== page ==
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Lyft Poaches Design VP From Airbnb, With Eyes On Autonomous Cabs

Two months ago, Oculus poached Lyft’s vice president of design. Today Lyft is announcing an intriguing replacement: Katie Dill, former head of experience design at Airbnb.

Lyft Poaches Design VP From Airbnb, With Eyes On Autonomous Cabs
[Photo: courtesy of Lyft]

Two months ago, Oculus poached Lyft’s vice president of design. Today Lyft is announcing an intriguing replacement: Katie Dill, former head of experience design at Airbnb.

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The move comes at a pivotal time for Lyft. Just a year ago, the company seemed ready to be flattened by Uber’s deeper cash reserves and merciless business tactics. Things have changed. Uber has lurched from one scandal to another, losing customers along the way. Perhaps the biggest threat to its aspirations is a lawsuit from Waymo, Alphabet’s self-driving car division, which alleges that Uber stole critical trade secrets. In the meantime, Lyft has gained by comparison. Not only is it partnering with both Waymo and Ford to develop autonomous cabs, it has just received a $1 billion investment from Google. Lyft seems to have every piece in place to launch a self-driving service.

Dill was eager to play a role in the race for the future of ride sharing. “When you look at ride sharing and autonomous vehicles, you can imagine a world in which cities aren’t designed around parking spaces, but rather built around people,” she tells Co.Design. “Helping that come true is pretty exciting.” She believes that her own transition from home sharing to ride sharing will be relatively fluid, because of how similar the companies are in both culture and mission. Airbnb and Lyft are just a few blocks away from each other, and share a reputation for a homey vibe and emphasis on community. They both see themselves as being in the hospitality business. For Lyft, hospitality may prove to be a winning edge in the war for transportation’s next phase.

Can Community-Building Help Define Self-Driving Cabs?

“I think [Lyft and Airbnb] are solving similar problems. It’s about changing behavior,” points out Dill. “Lyft is hoping to disrupt transportation through a hospitality lens.” That came to the company organically: Lyft’s co-founder, John Zimmer, actually studied hotel administration in college. When Uber was playing the heavy, Lyft’s warm-and-fuzzy branding made it seem more approachable and less douche-y. Where Uber emphasized that it was “everyone’s private driver”—an idea that evoked the 1%—Lyft was all about pink mustaches and fist bumps. They even used to ask riders to sit up front with the driver, so that people would talk.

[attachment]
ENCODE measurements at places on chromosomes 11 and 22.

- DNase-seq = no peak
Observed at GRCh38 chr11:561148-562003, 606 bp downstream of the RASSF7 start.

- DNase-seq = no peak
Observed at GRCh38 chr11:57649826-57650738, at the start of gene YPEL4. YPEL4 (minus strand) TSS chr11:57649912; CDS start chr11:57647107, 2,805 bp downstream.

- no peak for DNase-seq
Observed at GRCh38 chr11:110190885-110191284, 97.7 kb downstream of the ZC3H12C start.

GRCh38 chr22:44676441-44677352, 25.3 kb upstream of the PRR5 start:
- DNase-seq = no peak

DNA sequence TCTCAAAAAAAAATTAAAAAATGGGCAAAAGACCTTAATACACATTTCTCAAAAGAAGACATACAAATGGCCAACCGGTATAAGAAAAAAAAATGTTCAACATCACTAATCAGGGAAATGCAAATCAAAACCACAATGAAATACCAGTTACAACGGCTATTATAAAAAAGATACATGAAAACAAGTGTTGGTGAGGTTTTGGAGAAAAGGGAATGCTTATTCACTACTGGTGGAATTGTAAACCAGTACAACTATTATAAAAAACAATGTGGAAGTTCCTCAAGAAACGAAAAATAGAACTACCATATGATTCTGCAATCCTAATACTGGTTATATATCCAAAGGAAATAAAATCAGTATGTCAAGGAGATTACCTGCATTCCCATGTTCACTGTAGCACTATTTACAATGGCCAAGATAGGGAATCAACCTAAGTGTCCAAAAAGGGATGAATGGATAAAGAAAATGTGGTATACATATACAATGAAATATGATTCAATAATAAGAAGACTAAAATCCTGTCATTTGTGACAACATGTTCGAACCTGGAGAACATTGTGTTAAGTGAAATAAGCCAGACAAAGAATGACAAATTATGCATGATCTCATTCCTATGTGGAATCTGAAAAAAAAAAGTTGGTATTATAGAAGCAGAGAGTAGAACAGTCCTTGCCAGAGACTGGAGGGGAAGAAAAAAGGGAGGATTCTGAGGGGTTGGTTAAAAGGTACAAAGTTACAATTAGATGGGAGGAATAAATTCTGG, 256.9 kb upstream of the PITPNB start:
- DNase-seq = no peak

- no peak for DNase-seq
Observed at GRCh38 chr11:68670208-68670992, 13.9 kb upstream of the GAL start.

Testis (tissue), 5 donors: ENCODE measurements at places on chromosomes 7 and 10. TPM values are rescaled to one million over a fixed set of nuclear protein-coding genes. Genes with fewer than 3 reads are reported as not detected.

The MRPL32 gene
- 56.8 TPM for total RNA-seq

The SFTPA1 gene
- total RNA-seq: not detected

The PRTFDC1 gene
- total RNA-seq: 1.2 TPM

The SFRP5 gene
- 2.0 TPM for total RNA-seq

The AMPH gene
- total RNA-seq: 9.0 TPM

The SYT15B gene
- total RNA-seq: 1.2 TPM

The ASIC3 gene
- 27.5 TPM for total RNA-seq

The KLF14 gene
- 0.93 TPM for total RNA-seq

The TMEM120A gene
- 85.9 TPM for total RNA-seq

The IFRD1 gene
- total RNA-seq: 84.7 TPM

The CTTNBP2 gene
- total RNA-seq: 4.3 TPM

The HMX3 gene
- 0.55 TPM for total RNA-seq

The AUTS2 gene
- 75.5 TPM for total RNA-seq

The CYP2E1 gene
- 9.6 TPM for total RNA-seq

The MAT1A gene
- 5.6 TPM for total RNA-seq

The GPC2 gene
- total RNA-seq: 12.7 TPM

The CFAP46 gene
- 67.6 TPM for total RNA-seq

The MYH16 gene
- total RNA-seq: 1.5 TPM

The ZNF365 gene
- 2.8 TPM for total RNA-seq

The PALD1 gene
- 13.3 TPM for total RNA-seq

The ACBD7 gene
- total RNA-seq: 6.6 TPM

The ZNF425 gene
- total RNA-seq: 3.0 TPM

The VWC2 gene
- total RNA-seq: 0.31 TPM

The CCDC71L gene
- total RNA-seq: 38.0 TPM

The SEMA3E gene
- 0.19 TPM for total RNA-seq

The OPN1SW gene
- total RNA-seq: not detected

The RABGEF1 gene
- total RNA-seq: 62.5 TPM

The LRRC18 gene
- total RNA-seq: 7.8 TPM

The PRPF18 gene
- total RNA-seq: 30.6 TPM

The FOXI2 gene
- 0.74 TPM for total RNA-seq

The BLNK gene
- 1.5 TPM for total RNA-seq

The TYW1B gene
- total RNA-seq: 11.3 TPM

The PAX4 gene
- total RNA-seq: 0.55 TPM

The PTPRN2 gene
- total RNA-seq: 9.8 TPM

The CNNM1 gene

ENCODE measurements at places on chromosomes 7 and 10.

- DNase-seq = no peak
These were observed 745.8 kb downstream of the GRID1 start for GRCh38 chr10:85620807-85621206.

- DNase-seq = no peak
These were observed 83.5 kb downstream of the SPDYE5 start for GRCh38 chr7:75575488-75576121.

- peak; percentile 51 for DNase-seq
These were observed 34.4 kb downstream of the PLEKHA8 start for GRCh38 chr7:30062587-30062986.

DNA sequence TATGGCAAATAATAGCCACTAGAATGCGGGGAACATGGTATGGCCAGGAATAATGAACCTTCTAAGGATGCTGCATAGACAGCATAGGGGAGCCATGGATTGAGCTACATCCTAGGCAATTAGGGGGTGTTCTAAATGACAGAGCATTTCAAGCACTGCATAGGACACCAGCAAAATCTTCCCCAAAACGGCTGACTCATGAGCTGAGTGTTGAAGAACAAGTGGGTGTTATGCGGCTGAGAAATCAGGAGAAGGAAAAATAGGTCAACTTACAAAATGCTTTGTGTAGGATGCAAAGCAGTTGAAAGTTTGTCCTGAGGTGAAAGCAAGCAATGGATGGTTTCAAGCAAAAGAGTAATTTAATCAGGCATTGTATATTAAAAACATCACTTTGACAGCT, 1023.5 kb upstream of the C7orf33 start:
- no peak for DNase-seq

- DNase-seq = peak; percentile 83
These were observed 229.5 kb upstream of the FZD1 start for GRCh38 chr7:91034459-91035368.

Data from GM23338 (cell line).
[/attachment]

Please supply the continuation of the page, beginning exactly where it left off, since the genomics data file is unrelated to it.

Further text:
To some including myself, that funkiness seemed forced and even off-putting. But this long-held focus on community building may prove an asset that Uber can’t match. Dill points out that ride shares are still less than 1% of miles driven. “To make ride sharing a norm, you have to bring the personality of the company forward,” she says. “People are loyal to companies that do that. It’s about content and words and look and feel, how we inform and educate and how we build a relationship.”

What seems to have made Dill an attractive hire to Lyft is in her experience scaling Airbnb’s design team from 10 to 100. Currently, Dill says, Lyft’s team is about the size of Airbnb’s two years ago. “As you grow, you need to constantly update how you do things. The challenge is balancing near-term and long-term thinking,” adds Dill. “That means not just looking at everyday product, but looking at autonomous [vehicles].”

It seems likely that Lyft’s design corps won’t merely be adding more screen designers as it grows. Community building and service design may prove pivotal with autonomous cabs. There are still looming questions about how people will behave when no one is driving: Does the experience of sharing a cab then become like sitting around in a waiting room, minding your own business? Or could it become something else? What are the rules of sharing close quarters during a commute? Lyft might see itself as something more like the concierge at a hotel, but will it turn out to be more like a subway operator—invisible and anonymous?

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Waymo and Ford will certainly be able to help Lyft figure out the gnarly issues of human-computer interaction—namely, how the cars themselves will be user-friendly. But Lyft’s role would presumably be to make that experience into one that’s differentiated enough that someone would rather choose Lyft. I asked Dill if Lyft is already prototyping how these interactions might go, and how it might nudge the culture inside of an autonomous vehicle. She demurs. “I agree these are all things that need to be thought about,” she says. “The world hasn’t seen this yet, and anyone working in this space has a lot of work ahead of them for sure.”

About the author

Cliff is director of product innovation at Fast Company, founding editor of Co.Design, and former design editor at both Fast Company and Wired.

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